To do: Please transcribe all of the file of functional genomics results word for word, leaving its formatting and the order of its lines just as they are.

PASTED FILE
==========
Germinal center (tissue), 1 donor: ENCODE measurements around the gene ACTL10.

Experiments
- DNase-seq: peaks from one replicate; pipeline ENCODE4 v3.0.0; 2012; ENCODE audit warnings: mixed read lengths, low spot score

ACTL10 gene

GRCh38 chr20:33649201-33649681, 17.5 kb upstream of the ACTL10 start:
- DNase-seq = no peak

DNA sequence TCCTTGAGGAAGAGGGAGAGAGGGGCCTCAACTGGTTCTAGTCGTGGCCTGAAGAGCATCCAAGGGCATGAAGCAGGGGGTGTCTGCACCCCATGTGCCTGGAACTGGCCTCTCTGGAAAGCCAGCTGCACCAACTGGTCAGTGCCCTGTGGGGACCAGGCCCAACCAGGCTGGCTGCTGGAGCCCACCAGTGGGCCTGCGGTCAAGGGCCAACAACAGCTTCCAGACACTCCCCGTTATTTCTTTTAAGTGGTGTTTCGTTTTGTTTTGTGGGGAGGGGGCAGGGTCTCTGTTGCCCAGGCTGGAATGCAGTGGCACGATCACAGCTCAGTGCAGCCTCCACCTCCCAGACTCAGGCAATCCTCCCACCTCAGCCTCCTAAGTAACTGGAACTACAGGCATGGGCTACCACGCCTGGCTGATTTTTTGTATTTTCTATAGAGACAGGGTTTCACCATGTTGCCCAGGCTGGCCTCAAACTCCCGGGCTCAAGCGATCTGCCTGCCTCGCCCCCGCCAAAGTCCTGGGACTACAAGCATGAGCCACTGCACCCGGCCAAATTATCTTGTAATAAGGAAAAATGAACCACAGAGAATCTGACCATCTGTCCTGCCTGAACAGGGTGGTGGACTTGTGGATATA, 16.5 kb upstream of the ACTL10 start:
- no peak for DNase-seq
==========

Germinal center (tissue), 1 donor: ENCODE measurements around the gene ACTL10.

Experiments
- DNase-seq: peaks from one replicate; pipeline ENCODE4 v3.0.0; 2012; ENCODE audit warnings: mixed read lengths, low spot score

ACTL10 gene

GRCh38 chr20:33649201-33649681, 17.5 kb upstream of the ACTL10 start:
- DNase-seq = no peak

DNA sequence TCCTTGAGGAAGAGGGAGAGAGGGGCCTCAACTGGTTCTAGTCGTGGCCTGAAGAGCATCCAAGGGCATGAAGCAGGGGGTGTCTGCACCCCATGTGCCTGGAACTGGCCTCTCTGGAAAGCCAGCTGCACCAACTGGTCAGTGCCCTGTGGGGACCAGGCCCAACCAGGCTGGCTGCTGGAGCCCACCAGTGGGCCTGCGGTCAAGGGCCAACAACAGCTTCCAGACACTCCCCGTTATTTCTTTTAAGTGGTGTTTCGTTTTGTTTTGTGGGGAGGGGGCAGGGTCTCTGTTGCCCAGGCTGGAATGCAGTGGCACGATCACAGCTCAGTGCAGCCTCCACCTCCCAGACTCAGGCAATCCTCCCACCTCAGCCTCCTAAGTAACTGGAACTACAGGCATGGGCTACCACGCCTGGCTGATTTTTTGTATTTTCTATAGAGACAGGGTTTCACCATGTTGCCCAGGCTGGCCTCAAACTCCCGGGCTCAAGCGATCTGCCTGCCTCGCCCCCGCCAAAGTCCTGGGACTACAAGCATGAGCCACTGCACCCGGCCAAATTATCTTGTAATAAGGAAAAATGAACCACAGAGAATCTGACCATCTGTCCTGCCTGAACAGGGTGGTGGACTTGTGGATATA, 16.5 kb upstream of the ACTL10 start:
- no peak for DNase-seq